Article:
The overall project goal is to develop new approaches for discovering "drug-like" small molecule inhibitors against challenging protein-protein interaction (PPI) interfaces. It tests the hypothesis that appropriately designed synthetic macrocycles can inhibit PPI targets while maintaining good drug-like properties. The test system is the intracellular PPI target NF-?B essential modulator (NEMO), a component of the inhibitor of ?B kinase (IKK) complex. Chronic hyperactivity of the NF-?B pathway is found in human inflammatory diseases and cancers. Inhibiting the interaction of NEMO with IKK, as a more targeted alternative to completely ablating all IKK kinase activity, represents a promising new approach for attenuating inflammation. The three Specific Aims are: 1. Perform a virtual fragment screen of the IKK binding domain of NEMO. A novel algorithm (FTMAP) will be used against the PPI target sites. The results will inform the design of novel synthetic acyclic and macrocyclic libraries for synthesis and testing as NEMO inhibitors. 2. Synthesize macrocycles and acyclic inhibitors (from Aim 1), and test them for inhibition of NEMO/IKK binding in a fluorescence polarization assay. Hits will be characterized biochemically and structurally and further optimized through medicinal chemistry. All the compounds will be assessed in assays that measure ADME properties (e.g., solubility, cell permeability and liver microsome stability). The consequences of different macrocyclic designs for these key pharmaceutical properties will thus be determined independently of their activity against NEMO. 3. Characterize promising hits and leads (from Aim 2) using biochemical, biophysical, structural and biological approaches, to elucidate the nature of their interactions with NEMO, determine the origins of the binding energy they generate with the target, and assess their utility as biological probes and/or drug leads. The project team encompasses strong expertise and highly relevant experience across every aspect of the project, including computational chemistry, macrocycle synthesis, X-ray crystallography, drug discovery, and NF-?B pathway biology. The project will provide theoretical and methodological advances in drug discovery against PPI targets. It will elucidate the physicochemical and structural origins and hallmarks of druggability at a PPI interface, and will establish the utility of novel in silico fragment-based approaches and synthetic macrocycles as sources for drug-like inhibitors against such targets.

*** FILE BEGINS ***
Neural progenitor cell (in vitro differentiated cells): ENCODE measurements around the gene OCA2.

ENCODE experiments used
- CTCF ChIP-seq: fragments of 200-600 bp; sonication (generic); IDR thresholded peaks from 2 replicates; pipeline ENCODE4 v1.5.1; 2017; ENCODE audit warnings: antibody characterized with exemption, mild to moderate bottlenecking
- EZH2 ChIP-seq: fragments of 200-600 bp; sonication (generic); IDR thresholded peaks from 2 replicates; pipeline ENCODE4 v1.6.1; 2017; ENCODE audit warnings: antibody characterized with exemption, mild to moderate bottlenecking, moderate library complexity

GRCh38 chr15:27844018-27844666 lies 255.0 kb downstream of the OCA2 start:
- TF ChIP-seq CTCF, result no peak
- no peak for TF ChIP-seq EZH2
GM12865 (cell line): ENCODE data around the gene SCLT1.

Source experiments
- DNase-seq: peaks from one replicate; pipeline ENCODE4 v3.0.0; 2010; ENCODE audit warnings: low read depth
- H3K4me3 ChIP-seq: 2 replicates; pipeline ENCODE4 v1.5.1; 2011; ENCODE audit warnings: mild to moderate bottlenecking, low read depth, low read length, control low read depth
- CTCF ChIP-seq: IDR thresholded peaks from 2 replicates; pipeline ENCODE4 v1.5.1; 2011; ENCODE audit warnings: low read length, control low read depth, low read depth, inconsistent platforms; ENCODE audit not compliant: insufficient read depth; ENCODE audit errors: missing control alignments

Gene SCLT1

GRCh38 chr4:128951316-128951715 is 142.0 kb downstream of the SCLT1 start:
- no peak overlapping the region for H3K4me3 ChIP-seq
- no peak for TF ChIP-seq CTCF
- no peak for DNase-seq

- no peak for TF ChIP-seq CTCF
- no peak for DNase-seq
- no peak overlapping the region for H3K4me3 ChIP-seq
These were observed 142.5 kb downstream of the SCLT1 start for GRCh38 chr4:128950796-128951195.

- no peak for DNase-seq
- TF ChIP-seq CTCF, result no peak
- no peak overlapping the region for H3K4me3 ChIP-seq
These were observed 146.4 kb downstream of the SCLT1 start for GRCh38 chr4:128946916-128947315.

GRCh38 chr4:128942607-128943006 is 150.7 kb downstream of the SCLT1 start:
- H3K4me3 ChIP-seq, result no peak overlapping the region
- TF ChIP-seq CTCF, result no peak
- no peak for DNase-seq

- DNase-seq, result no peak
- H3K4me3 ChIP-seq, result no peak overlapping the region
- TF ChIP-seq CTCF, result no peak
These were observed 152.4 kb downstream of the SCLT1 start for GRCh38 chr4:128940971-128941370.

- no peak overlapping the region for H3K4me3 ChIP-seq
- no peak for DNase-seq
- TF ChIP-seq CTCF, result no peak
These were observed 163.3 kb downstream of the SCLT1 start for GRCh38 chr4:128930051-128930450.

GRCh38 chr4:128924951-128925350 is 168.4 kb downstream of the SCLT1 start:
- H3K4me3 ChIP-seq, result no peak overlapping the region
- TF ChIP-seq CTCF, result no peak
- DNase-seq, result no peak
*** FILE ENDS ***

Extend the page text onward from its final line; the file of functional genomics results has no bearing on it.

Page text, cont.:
The goal of this project is to target a particularly challenging class of drug targets, - protein-protein interactions - with small molecule (i.e., synthetic organic) drugs.
It aims to inhibit NF-?B Essential Modulator (NEMO), a component of the NF-?B signaling pathway, which is misregulated in human pathologies such as inflammatory disease and cancer. Inhibiting this pathway represents a promising new approach for the development of effective drugs and, consequently, is highly relevant to public health.
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